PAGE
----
That refreshing first sip of a beer has a way of clearing your mind. But if you ever find yourself in a mode of contemplation when having a glass of your favorite lager, it’s easy to wonder just how many bubbles are floating in that wonderful layer of frothiness. Finally, there’s a study to put your burning curiosity to bed.
First, these bubbles are essential. Lagers are produced through a fermentation process in which the sugars in malted grains are converted to alcohol and carbon dioxide, the latter of which manifests in your glass in the form of bubbles. These bubbles impart flavor and scent compounds, as well as a pleasant carbonated effervescence, to each brew.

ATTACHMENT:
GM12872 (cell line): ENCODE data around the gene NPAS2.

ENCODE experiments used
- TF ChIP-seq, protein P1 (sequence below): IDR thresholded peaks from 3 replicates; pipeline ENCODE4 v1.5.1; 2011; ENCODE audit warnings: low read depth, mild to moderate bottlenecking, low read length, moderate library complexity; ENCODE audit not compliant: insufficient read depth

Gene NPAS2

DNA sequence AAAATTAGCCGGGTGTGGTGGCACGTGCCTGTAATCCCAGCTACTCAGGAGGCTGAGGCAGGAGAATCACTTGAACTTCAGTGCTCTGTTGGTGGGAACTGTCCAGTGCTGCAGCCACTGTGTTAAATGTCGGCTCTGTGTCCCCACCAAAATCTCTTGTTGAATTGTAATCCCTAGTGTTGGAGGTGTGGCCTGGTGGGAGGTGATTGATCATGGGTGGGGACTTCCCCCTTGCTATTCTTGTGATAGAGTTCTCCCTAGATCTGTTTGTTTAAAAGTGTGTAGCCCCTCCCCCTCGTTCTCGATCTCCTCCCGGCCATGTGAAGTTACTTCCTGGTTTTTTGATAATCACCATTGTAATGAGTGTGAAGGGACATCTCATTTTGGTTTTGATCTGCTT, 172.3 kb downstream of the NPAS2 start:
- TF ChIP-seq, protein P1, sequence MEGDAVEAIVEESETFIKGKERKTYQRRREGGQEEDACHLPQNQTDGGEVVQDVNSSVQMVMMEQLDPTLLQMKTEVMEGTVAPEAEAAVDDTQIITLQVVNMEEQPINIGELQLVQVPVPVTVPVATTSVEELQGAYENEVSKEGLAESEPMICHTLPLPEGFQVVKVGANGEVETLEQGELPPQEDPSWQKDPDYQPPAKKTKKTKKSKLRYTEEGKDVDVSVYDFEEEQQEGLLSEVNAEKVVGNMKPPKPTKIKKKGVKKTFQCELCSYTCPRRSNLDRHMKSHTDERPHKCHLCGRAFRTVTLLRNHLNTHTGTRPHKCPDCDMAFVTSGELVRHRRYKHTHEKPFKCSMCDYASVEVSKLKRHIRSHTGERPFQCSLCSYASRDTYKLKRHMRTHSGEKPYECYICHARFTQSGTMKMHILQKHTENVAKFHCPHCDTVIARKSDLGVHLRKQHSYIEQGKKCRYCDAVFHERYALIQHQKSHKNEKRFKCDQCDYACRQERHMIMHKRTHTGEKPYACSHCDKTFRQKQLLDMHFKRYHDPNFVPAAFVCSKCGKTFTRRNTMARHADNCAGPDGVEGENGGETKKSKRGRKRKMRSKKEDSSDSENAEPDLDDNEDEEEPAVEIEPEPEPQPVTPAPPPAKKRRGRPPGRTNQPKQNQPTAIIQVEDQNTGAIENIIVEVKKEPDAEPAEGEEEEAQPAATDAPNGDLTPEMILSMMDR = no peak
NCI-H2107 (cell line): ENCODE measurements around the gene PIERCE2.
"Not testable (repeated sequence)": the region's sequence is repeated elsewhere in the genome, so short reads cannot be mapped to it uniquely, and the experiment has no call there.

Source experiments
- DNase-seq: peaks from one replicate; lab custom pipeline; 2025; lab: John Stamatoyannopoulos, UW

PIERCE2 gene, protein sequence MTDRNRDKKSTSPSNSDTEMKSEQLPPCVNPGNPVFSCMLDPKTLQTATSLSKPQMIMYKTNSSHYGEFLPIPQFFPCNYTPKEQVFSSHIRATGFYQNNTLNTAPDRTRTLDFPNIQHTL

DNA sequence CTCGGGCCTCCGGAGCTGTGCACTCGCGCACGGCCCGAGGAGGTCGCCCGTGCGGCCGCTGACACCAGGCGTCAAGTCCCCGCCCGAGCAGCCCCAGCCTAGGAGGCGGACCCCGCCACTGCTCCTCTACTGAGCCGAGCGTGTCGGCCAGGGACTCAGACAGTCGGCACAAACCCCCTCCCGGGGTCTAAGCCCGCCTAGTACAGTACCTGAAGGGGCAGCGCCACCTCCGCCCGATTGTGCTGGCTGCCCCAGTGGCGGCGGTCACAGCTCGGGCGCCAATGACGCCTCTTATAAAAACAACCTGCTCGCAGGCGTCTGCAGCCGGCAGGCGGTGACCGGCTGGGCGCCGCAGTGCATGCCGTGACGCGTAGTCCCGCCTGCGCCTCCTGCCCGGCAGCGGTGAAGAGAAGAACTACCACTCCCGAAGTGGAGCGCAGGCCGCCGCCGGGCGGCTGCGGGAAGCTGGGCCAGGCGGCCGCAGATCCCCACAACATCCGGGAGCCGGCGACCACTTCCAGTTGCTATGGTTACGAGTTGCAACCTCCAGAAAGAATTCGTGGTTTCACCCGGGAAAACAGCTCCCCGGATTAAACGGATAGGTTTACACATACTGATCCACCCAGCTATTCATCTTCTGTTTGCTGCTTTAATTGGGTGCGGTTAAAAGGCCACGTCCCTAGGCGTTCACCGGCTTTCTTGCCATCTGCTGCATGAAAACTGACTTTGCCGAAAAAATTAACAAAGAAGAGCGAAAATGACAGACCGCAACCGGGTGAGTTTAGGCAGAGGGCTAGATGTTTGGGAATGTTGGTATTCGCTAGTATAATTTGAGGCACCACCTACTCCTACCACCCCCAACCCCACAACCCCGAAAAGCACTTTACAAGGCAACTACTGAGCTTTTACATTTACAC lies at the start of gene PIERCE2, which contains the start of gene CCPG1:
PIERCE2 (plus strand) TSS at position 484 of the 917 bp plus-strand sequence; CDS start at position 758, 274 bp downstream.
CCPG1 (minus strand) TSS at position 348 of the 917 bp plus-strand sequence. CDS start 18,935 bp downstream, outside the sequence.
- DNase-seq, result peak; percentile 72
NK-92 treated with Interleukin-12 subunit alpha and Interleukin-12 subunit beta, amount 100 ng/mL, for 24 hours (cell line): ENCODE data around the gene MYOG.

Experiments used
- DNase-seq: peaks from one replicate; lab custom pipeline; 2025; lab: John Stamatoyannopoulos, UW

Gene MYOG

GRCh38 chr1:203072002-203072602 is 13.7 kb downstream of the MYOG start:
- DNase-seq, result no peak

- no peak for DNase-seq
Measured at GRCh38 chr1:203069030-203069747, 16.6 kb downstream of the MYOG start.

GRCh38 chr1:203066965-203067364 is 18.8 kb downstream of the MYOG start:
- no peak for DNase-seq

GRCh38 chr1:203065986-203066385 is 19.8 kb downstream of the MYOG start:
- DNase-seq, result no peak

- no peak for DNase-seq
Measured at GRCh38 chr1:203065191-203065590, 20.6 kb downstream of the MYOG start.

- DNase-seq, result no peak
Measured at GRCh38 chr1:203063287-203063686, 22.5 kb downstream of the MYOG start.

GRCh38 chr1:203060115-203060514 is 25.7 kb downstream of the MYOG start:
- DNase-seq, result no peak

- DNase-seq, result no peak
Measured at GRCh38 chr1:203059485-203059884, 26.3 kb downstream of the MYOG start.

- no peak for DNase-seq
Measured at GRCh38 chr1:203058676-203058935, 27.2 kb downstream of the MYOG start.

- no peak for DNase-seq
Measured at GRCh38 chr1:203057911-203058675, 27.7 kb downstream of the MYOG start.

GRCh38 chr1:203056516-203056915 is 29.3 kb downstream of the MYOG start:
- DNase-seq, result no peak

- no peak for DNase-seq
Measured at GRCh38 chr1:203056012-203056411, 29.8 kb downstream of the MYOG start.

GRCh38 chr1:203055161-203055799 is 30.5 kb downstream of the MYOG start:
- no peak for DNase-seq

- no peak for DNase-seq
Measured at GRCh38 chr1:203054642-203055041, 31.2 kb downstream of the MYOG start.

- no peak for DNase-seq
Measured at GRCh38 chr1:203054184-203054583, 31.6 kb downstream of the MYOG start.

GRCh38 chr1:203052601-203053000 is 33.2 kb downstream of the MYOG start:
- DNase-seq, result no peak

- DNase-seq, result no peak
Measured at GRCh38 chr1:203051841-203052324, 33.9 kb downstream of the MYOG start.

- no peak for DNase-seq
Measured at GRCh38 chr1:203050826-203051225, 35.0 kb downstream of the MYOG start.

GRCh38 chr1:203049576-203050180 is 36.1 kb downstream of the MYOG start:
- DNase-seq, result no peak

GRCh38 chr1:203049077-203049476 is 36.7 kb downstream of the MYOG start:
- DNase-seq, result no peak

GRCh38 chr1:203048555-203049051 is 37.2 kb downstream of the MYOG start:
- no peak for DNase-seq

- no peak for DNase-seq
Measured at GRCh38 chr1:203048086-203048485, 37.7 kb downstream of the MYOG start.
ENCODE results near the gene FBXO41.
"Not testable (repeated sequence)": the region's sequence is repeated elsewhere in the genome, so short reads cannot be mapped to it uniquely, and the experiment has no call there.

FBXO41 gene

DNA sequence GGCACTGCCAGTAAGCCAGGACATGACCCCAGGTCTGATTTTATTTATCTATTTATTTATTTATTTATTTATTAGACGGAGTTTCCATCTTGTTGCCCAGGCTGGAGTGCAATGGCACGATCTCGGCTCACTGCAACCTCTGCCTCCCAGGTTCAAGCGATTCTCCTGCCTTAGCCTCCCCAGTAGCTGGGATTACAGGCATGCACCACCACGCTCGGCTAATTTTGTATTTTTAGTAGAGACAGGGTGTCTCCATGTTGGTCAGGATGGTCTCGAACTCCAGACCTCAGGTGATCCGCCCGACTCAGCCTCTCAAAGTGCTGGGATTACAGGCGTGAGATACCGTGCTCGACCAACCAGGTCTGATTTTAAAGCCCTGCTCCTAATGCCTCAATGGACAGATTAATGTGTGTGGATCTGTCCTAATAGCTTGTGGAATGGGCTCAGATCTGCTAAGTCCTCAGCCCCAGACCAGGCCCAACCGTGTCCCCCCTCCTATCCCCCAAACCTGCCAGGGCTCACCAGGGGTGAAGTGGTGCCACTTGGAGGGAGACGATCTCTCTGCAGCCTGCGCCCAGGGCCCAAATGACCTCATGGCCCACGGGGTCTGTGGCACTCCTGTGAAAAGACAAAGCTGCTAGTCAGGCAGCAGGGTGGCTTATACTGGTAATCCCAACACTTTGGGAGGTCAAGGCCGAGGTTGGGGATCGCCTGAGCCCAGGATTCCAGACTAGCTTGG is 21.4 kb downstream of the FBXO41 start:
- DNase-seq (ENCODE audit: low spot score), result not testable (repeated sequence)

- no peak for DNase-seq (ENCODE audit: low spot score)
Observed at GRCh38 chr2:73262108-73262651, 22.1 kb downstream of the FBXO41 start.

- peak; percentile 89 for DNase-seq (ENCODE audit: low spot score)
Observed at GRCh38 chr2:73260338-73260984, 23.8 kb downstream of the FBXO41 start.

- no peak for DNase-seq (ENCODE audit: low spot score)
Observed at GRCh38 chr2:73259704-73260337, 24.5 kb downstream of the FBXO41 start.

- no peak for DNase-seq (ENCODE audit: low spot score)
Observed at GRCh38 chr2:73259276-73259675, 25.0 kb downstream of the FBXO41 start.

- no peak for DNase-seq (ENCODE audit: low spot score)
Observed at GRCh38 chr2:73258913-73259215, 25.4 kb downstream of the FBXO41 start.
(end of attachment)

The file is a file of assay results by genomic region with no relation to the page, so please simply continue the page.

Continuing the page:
Researchers at the scientific journal ACS Omega have come to the conclusion that there are between 200,000 and 2 million of these carbon dioxide gas bubbles in every poured glass of beer.
To calculate this figure, scientists poured commercial lagers into tilted glasses and measured the carbon dioxide that was dissolved into them just moments later. After observing that bubbles would form where this dissolved gas gathered, they calculated just how many bubbles would form, a number that depends on the number of crevices in the specific glass. The main takeaway? The more imperfections or dings in a glass, the more bubbles will form.
So if you notice that your local dive bar’s brews are tasting extra bubbly, it may have to do with the wear and tear on their glasses.